Internet Offers Peek Into East Tennessee Bald Eagle Nest
June 3, 2011
Written by Brittany Bailey
People from all over the world have their eyes trained on East Tennessee.
That’s because anyone from anywhere who has an Internet connection can watch three Pigeon Forge eaglets growing up in their nest.
“We used the cameras mainly for our own purpose in monitoring the birds to make sure the babies are OK, but we thought we’d allow the public to see what we were doing as well, so we thought we’d hook it up to the Internet,” said Al Cecere, founder and president of the American Eagle Foundation, an organization dedicated to rehabilitation and breeding of eagles.
About a decade ago, the American Eagle Foundation opened up the Web cam to the public, and it’s been a hit ever since.
“Some of these people are just absolutely in love with these birds, and they have to have it for breakfast, lunch and dinner or their day isn’t complete, you know, and they worry about them when they see something happening like a rainstorm or whatever, they wonder whether they’re doing OK or whether they’re eating enough, all those kinds of things that any parent would be concerned about, so it’s really interesting how the public gets involved,” Cecere said.
People can view the three eaglets day and night and make comments on the Web site.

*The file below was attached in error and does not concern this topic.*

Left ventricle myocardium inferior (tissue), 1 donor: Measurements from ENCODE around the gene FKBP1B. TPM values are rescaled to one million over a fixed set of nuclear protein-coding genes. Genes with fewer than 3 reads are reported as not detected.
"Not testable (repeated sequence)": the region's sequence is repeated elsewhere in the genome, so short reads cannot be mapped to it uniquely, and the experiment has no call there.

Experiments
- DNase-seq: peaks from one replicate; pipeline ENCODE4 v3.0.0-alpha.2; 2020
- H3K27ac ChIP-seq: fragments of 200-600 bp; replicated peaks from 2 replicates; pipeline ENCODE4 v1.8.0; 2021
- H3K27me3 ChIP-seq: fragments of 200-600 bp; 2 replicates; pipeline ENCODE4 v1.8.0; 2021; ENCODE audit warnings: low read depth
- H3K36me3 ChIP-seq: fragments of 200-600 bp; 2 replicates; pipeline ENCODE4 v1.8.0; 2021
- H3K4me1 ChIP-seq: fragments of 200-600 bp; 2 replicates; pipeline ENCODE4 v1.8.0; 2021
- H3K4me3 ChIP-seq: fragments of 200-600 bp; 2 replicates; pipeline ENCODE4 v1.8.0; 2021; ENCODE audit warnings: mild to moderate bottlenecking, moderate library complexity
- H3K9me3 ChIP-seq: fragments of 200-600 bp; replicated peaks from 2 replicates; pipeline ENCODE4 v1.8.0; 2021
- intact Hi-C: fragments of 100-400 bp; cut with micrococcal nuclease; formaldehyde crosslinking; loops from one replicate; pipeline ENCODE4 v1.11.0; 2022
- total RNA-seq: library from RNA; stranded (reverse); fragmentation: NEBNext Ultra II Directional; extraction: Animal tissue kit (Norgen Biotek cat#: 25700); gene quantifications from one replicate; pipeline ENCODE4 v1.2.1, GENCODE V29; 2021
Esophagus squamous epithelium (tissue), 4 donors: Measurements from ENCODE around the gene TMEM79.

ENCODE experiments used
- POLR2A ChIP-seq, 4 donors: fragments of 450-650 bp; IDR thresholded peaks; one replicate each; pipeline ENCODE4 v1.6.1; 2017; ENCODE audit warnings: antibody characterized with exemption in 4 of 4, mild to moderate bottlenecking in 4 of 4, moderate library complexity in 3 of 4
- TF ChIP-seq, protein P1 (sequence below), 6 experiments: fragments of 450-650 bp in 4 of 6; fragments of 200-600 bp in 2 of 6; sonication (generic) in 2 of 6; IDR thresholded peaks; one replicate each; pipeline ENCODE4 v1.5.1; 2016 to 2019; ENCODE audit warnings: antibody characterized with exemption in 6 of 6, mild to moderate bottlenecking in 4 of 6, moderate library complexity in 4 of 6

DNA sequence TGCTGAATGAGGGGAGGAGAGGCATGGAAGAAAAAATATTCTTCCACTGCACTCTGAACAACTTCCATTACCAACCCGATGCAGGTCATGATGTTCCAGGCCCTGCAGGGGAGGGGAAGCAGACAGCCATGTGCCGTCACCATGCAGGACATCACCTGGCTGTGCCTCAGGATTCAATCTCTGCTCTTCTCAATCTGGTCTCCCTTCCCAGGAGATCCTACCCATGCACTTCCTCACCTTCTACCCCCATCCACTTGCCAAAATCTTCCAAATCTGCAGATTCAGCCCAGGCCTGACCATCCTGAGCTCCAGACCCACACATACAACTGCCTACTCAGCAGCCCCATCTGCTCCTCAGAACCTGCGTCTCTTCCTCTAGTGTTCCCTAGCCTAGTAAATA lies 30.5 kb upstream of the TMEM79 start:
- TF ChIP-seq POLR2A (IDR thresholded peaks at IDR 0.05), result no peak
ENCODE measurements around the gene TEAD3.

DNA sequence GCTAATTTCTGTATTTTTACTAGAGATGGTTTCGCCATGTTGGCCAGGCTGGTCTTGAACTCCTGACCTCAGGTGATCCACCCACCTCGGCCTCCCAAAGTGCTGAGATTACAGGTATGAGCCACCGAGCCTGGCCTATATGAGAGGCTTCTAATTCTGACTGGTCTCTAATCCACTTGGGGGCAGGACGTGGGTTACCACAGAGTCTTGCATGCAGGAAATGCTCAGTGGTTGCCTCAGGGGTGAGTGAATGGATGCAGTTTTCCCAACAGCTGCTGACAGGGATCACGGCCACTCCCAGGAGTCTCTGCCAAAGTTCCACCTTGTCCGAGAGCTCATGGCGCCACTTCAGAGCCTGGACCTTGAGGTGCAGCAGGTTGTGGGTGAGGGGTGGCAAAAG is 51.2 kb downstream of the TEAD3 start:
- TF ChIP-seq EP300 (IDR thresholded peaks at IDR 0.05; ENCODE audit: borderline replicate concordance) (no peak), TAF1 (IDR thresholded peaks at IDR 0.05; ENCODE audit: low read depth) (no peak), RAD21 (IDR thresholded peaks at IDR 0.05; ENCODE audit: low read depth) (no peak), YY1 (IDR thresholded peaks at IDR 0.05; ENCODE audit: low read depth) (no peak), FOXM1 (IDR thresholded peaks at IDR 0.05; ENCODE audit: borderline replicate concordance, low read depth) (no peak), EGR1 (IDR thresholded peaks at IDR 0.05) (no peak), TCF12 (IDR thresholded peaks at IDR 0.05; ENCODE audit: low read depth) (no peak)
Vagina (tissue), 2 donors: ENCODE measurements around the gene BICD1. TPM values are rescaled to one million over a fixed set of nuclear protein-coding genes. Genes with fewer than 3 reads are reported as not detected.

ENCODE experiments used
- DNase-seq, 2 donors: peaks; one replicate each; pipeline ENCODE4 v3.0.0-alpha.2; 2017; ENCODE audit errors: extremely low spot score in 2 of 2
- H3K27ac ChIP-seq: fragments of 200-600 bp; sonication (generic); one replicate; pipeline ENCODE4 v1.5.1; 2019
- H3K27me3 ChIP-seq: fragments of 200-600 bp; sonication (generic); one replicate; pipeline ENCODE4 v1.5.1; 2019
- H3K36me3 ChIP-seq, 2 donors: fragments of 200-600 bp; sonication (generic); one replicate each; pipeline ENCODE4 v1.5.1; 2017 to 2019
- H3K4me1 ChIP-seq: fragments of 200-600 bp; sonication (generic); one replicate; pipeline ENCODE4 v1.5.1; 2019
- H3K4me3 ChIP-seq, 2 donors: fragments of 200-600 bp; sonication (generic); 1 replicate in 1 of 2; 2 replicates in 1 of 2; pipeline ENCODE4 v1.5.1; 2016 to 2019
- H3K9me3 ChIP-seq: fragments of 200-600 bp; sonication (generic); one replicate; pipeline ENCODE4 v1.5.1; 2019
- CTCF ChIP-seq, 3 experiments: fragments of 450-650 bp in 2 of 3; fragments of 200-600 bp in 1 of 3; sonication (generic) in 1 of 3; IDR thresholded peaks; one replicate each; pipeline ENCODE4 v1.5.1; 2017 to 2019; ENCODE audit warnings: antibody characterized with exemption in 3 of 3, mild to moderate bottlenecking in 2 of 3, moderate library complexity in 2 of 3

Viewers often can catch a glimpse of the eaglets’ interaction with their parents, Independence and Franklin.
The two Bald Eagles have been parents before, and Cecere says they’re doing better than ever, especially when East Tennessee had to deal with the recent spring storms.
“The parents are very diligent about it, they’ll spread their wings out over their eggs or their babies, they’ll take hail on their back or any heavy rain, and they will not surrender those eggs or those babies being uncovered and exposed to the elements,” Cecere said.
Over the years, the foundation has released hundreds of eagles, and the three featured in the nest cam will soon join them. Next week, they’ll likely move to a new nest in Douglas Lake.
“Usually when they reach about six and a half or seven weeks, they’re tall enough where they can stretch and look over the nest and see downward, and we don’t want them to see that,” Cecere said.
The caretakers are very careful about keeping the interaction with people to a minimum. In fact, back at the foundation’s headquarters, two other eaglets are being hand-fed by caretakers with a puppet in the shape of a bald eagle head.
After the current three eaglets are moved, the two hand-fed eaglets will move into the nest so that Independence and Franklin can care for them.